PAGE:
|Photo by FLICKR/seiuhealthcare775nw/3584425251/|
A May, 2009 rally for health care reform. The legislation finally
passed the United States Senate on Christmas Eve -- about
60 years too late.
ALEXANDRIA, VA. - With the passage last week of the most sweeping health care reforms since Mount Vernon had George Washington's hippo ivory dentures cleaned, this Baby Boomer is definitely not looking forward to Medicare.
Millions of older Americans are suffering migraines trying to make sense of the Medicare prescription drug program. Seniors are bewildered over the number of choices. In California alone there are more plan providers than ailments to medicate.
The frustration over the colossal number of options in the new Medicare program may be just a symptom of a more widespread national malaise. (No, Jimmy Carter is not back).
In the U.S. we suffer from a glut of choices.
It seems unpatriotic to suggest that too many options stifle freedom of choice rather than expand it, but as a Boomer I was expecting as I grew older that life might get simpler.
In his insightful book, The Paradox of Choice, Barry Schwartz argues, “There is a cost to having an overload of choice,” a cost that contributes to “bad decisions, to anxiety, and dissatisfaction — even to clinical depression.” Maybe that’s why we find ourselves rootless and lost, spiritually adrift, and stuck in a deep purple funk. We have way too many choices in jams, jeans, and pill providers!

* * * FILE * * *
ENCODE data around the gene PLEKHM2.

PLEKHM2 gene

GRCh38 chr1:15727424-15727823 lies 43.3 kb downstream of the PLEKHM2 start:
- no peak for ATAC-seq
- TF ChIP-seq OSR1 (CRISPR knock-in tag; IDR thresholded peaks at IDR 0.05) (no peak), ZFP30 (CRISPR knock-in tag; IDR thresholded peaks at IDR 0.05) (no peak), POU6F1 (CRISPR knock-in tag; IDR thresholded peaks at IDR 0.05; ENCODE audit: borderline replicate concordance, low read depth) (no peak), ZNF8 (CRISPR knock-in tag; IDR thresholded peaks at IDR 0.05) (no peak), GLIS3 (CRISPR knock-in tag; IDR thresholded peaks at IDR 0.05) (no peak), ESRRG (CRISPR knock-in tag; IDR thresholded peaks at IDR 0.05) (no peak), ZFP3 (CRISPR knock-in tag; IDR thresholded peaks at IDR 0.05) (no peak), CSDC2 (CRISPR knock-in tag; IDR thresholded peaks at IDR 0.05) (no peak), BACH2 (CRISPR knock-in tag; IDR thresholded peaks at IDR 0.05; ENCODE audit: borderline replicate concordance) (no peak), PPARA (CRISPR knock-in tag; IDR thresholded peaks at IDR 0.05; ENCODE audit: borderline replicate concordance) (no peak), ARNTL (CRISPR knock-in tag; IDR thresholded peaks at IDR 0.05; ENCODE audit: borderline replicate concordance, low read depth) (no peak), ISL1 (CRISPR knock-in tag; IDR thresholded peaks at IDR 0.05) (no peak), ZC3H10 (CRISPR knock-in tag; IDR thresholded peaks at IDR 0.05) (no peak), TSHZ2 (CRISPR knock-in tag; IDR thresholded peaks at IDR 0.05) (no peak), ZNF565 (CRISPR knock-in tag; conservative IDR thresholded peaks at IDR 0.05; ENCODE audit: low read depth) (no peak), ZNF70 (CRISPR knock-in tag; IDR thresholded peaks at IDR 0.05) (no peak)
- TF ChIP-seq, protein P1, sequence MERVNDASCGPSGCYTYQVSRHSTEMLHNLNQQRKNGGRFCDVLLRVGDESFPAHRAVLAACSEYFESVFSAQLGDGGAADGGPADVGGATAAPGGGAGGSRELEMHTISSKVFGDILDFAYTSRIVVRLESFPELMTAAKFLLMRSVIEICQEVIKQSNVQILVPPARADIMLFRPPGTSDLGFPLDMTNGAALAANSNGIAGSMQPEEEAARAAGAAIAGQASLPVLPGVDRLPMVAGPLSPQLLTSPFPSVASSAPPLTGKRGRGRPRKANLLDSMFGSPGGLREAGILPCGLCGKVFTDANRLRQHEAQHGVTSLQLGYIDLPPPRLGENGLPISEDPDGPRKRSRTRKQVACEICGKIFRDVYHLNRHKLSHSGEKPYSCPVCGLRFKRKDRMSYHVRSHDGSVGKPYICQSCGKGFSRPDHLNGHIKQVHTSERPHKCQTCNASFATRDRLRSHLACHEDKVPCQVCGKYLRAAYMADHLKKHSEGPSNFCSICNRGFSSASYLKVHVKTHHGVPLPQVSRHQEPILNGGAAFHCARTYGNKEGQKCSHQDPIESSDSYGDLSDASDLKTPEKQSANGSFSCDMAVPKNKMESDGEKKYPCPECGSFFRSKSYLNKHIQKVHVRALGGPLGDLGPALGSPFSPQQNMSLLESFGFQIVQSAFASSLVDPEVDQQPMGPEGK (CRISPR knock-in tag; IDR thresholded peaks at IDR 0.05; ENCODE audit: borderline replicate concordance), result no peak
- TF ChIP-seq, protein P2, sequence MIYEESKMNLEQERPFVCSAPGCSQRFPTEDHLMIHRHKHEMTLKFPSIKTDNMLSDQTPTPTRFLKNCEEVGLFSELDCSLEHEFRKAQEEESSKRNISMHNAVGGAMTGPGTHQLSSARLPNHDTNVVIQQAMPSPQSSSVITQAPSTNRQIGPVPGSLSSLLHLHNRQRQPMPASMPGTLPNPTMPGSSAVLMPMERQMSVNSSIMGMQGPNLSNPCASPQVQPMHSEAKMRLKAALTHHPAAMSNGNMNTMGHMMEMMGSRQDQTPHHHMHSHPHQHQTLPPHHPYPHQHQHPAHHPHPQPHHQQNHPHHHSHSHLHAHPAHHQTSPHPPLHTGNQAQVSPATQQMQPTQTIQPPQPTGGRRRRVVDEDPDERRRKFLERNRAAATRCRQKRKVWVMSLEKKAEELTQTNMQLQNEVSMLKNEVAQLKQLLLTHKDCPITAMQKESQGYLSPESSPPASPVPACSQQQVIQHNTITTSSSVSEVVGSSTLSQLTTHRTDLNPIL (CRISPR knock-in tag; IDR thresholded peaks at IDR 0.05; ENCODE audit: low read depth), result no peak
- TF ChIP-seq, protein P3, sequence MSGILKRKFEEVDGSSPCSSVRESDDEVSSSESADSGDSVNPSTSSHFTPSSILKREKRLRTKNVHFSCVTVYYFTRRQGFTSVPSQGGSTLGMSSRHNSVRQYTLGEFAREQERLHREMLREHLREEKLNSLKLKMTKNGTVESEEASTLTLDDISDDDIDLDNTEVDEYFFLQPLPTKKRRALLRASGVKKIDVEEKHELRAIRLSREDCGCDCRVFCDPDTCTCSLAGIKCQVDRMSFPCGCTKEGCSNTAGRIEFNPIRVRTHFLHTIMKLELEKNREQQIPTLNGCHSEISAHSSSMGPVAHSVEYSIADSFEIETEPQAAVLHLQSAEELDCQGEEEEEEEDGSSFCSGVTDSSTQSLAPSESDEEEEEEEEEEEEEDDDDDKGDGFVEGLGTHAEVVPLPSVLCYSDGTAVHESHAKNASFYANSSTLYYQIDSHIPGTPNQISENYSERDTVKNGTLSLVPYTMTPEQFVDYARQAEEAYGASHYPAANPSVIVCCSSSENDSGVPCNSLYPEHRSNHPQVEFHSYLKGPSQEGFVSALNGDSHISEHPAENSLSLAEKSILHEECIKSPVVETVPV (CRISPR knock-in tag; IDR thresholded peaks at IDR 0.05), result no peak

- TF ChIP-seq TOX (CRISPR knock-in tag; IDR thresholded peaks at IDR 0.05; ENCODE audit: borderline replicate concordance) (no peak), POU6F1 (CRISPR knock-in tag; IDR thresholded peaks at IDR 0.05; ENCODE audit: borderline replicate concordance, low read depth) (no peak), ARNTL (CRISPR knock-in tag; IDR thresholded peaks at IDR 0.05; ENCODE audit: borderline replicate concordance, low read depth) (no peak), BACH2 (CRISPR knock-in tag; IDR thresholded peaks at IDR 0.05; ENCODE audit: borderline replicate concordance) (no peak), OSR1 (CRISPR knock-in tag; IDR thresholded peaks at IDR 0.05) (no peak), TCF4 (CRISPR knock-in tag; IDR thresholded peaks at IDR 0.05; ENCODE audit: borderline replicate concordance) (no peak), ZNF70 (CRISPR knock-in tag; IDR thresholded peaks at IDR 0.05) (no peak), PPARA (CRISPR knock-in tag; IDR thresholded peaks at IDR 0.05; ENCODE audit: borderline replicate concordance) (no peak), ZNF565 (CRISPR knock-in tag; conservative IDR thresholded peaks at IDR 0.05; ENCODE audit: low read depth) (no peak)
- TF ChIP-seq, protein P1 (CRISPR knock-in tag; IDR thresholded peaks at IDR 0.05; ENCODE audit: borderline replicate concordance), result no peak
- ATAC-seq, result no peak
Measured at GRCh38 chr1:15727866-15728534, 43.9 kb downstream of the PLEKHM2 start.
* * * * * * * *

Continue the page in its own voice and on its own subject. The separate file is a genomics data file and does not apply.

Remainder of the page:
|Photo by FLICKR/jordan_in_alaska/626680818/|
if you listened to the troglodyte tour guide, you
would think Halliburton is a greater engine of
good than Mother Teresa ever was...
What if we experimented with a handful of choice-narrowing decisions in our national life? We could begin with the seasons.
Why four seasons when one would do? Mid-summer in Bangor feels like mid-winter in Phoenix. Autumn in Las Vegas feels like spring in Baltimore. In Seattle it rains all year. In San Diego the sun always shines. How about one season? (Retailers could keep up Christmas decorations all year and save wear and tear on the décor and on our national psyche.
Next we could tackle Congress. It’s no wonder Members of Congress do so little of the people’s work. They’re far too busy choosing options. There’s the Children’s Caucus and the Child Care Caucus, the Rural Caucus and the Rural Education Caucus. There’s even an Arts Caucus. (Do members of both the Children’s Caucus and the Art Caucus debate proposed legislation on finger painting?)
There’s a caucus for progressives, for steel, and for textiles, for water infrastructure and methamphetamine control, for Hellenes, Asian Pacific Americans, and Nigerians. There’s even a new caucus to combat piracy. (Someone tell them Blackbeard is dead.)
In addition to selecting which caucuses to join, members struggle with choosing which wing of their party to belong. There are Blue Dog Democrats (Democrats who think like Republicans) and the Christian Right Coalition (Republicans who think like Benito Mussolini.).
There are southern conservatives, northern liberals, blue state Republicans, red state Democrats, progressive Republican northerners (a broken wing), Mountain State libertarians, and the odd fellow or two. Any avian with this many wings would never get off the ground. Is it any wonder Congress seems in a perpetual state of befuddlement?
Schwartz says that maintaining our national mental health as we age may require simplifying our choices. Medicare could begin this down sizing of American life options by replacing the staggering number of providers in its new prescription drug program with a single choice, a company accustomed to dispensing bitter medicine — Halliburton.
Dick Methia is a humorist who lives in Springfield. Contact him at